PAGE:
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Here's how to fly the friendly (and crowded) skies with kids this summer

Recently, industry trade group Airlines for America said they expect a record 234.1 million passengers to travel worldwide on U.S. airlines this season, a reflection of vacation-hungry families, low oil prices and overall strong demand for air travel.

That's good news for airlines, yet full planes — and the extra fees many airlines charge for preselecting a seat – means families may have trouble getting seated together on airplanes, making it likely adult travelers may find themselves planted next to cranky children.

As part of the FAA Reauthorization Bill of 2016, airlines were supposed to ensure that families flew together without charging extra fees. However, "the rulemaking for this law has never taken place," said Charles Leocha, co-founder of the consumer advocacy group Travelers United, with the policy tied up in bureaucratic red tape since its passage.

Although some airlines make strides to seat families together, the lack of a regulatory framework means families flying this summer "are still on their own," said Suzanne Kelleher, a family travel expert at Tripsavvy.com.

Southwest Airlines, which doesn't have assigned seats, gives families traveling with children six years or younger a head start in the boarding process, prioritizing them ahead of most other travelers in a way that insures families can get seats together.

American Airlines "checks for families traveling with children 13 and under a few days before the flight, and seats each child with an adult," said airline spokesperson Ross Feinstein. "If the automated system doesn't find adjacent seats for families, our agents will assist families at the gate."

Meanwhile, United Airlines staff works "to keep families seated together and will ask customers onboard to move seats to accommodate families," said United spokesperson Charles Hobart.

If preassigned seats haven't been secured, "Check in online 24 hours before your flight, when you should be able to see your seat assignments," Kelleher said. "If you see that your seats are not together, call your airline's customer service center."

If sitting together as a family is a priority, "It can be worth it to shell out the extra cost for 'premium seats' to make sure to get seats together," she said.

Kids flying solo

6 year old Mahalie Stackpole having breakfast with her grandmother Bucky Farquhar after jumping out of line for a break as her family is trying to get home to Seattle from the Denver International Airport.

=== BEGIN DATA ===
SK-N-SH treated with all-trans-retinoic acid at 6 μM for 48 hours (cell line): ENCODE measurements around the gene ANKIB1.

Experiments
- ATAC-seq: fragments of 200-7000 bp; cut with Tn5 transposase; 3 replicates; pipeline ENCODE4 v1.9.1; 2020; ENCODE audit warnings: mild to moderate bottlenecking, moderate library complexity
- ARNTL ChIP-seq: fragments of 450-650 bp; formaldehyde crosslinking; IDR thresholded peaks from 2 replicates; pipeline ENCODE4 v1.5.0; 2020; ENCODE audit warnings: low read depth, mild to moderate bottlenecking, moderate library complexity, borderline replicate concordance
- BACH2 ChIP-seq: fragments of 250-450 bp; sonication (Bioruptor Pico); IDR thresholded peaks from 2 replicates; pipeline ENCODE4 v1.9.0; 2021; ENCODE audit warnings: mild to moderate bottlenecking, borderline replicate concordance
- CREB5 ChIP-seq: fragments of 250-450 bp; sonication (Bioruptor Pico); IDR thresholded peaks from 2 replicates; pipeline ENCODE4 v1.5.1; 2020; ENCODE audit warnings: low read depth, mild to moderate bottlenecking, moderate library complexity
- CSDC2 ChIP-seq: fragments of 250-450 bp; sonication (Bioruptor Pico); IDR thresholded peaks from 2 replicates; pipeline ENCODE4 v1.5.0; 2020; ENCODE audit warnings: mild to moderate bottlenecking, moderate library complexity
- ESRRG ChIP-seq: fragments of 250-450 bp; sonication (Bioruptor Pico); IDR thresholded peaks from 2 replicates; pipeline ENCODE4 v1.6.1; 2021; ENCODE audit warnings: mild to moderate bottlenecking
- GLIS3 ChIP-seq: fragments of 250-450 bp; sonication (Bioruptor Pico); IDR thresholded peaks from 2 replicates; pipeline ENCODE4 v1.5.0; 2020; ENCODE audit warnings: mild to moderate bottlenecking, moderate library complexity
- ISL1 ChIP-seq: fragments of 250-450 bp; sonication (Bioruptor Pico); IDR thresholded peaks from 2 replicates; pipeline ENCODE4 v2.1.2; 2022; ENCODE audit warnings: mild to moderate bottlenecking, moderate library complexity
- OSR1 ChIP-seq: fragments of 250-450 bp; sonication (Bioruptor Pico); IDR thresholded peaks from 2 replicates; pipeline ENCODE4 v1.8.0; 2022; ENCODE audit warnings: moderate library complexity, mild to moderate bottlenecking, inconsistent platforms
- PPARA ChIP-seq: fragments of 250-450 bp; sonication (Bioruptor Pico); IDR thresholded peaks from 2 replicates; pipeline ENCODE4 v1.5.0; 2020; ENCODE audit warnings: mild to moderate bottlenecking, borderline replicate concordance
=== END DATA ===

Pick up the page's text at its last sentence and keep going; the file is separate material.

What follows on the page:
Joe Amon | Getty Images
6 year old Mahalie Stackpole having breakfast with her grandmother Bucky Farquhar after jumping out of line for a break as her family is trying to get home to Seattle from the Denver International Airport.

During the summer, thousands of kids fly alone to camp, and to visit other family members. While each airline has their own set of rules, rates and programs for unaccompanied minors (Ums), parents should do some research before purchasing a ticket.

"For kids flying on their own as unaccompanied minors, the most important thing is to make sure they are prepared for the trip," said Kelleher, "Take stock of a child's maturity, go over the rules about what to do in various situations…and make sure they have a smartphone so they can communicate with trusted adults at the departure and arrival airports."

For example, some airlines require that UMs fly only direct, or nonstop, flights—and never on a connecting flight at the end of the day. Others limit the number of unaccompanied minors that can be booked on each flight, or they decline to carry UMs during inclement weather, when delays and re-routings are common.

Some airlines provide special meals for kids, while others make a point of reminding parents to pack sandwiches and snacks for their kids.

Alaska Airlines offers mandatory UM service for kids age 5 to 12, and optional service for kids 13 to 17, on both domestic and international flights. The cost is $25 each way for direct flights and $50 each way for a one-way trip with connecting flights.

On Southwest Airlines, the UM fee is $50 each way, while American, Delta Airlines, JetBlue and United charge between $100 and $150 a one-way fee for minors between the ages of 5 and 15. American will allow two more UMs from the same family to fly together for that fee; Delta will charge only one fee for up to four children traveling together.

Avoiding kids on planes

Business flyers traveling without kids know that getting seated next to one is all but certain at some point. However, there are some ways to improve the chances of childproofing the flight.

A few international airlines have designated kid-free zones on their planes. Singapore's Scoot Airlines has a ScootinSilence economy cabin zone that bars passengers under 12 years of age. On AirAsiaX flights, only passengers 10 years of age and older are permitted to be seated in the carrier's Quiet Zone/

"For business travelers who are serious about being productive on flights, it's well worth the cost to upgrade to business or first class," said Karl Rosander, founder and CEO of podcast platform Acast.

If all else fails, "I also [have] never board a plane without noise canceling headphones," Rosander joked.

—Harriet Baskas is the author of seven books, including "Hidden Treasures: What Museums Can't or Won't Show You," and the Stuck at the Airport blog. Follow her on Twitter at @hbaskas . Follow Road Warrior at @CNBCtravel.